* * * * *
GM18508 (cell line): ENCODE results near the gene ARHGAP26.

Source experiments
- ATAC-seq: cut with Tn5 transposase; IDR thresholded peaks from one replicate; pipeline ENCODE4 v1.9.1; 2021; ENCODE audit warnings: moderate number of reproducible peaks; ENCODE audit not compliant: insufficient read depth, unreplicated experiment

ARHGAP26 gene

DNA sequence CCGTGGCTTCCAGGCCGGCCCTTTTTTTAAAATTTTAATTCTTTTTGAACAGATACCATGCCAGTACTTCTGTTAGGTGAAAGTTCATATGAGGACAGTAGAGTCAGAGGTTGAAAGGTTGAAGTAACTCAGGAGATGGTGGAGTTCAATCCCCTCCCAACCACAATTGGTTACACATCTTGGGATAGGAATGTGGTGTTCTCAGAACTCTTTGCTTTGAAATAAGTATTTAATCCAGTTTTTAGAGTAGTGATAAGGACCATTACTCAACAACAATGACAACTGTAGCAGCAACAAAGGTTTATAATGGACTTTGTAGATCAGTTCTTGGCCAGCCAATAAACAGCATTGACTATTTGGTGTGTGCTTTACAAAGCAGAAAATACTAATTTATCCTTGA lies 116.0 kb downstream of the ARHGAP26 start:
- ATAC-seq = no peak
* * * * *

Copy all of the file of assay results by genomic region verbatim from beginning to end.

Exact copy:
GM18508 (cell line): ENCODE results near the gene ARHGAP26.

Source experiments
- ATAC-seq: cut with Tn5 transposase; IDR thresholded peaks from one replicate; pipeline ENCODE4 v1.9.1; 2021; ENCODE audit warnings: moderate number of reproducible peaks; ENCODE audit not compliant: insufficient read depth, unreplicated experiment

ARHGAP26 gene

DNA sequence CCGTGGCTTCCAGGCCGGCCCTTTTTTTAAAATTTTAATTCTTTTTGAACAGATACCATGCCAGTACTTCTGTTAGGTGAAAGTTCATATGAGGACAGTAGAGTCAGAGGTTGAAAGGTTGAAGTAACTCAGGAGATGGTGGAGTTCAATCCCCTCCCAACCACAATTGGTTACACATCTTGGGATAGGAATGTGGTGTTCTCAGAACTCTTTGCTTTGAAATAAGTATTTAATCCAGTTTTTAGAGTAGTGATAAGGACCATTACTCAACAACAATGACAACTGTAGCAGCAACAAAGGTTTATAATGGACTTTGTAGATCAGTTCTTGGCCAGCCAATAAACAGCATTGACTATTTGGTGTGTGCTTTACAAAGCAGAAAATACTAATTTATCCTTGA lies 116.0 kb downstream of the ARHGAP26 start:
- ATAC-seq = no peak